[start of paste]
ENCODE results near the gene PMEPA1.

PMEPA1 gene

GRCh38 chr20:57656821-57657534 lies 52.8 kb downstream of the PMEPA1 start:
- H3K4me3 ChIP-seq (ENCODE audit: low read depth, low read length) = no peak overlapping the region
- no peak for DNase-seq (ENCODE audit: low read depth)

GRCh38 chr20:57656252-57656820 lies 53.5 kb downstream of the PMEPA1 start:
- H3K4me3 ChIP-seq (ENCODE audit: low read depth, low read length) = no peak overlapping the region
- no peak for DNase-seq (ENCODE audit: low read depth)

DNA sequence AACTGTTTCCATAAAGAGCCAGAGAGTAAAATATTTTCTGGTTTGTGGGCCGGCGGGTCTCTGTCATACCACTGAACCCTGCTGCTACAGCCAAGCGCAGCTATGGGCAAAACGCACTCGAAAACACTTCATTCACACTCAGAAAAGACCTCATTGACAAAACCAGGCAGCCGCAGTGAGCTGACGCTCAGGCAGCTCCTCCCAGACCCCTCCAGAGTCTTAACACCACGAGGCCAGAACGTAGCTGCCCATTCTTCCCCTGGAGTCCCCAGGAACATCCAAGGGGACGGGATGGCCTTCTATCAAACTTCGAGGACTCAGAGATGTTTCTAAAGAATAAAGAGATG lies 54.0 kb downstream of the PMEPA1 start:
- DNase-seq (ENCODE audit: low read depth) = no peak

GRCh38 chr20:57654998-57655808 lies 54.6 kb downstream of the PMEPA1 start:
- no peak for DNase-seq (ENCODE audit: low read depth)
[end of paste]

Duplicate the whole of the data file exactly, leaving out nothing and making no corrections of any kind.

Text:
ENCODE results near the gene PMEPA1.

PMEPA1 gene

GRCh38 chr20:57656821-57657534 lies 52.8 kb downstream of the PMEPA1 start:
- H3K4me3 ChIP-seq (ENCODE audit: low read depth, low read length) = no peak overlapping the region
- no peak for DNase-seq (ENCODE audit: low read depth)

GRCh38 chr20:57656252-57656820 lies 53.5 kb downstream of the PMEPA1 start:
- H3K4me3 ChIP-seq (ENCODE audit: low read depth, low read length) = no peak overlapping the region
- no peak for DNase-seq (ENCODE audit: low read depth)

DNA sequence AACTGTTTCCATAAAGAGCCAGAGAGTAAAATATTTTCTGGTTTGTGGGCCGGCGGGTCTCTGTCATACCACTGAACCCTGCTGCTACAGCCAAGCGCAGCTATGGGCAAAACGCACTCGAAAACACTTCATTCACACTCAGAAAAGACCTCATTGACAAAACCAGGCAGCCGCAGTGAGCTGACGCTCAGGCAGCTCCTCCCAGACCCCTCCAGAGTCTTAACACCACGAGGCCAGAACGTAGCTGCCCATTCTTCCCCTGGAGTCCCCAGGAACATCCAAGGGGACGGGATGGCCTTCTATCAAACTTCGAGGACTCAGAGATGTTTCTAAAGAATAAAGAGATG lies 54.0 kb downstream of the PMEPA1 start:
- DNase-seq (ENCODE audit: low read depth) = no peak

GRCh38 chr20:57654998-57655808 lies 54.6 kb downstream of the PMEPA1 start:
- no peak for DNase-seq (ENCODE audit: low read depth)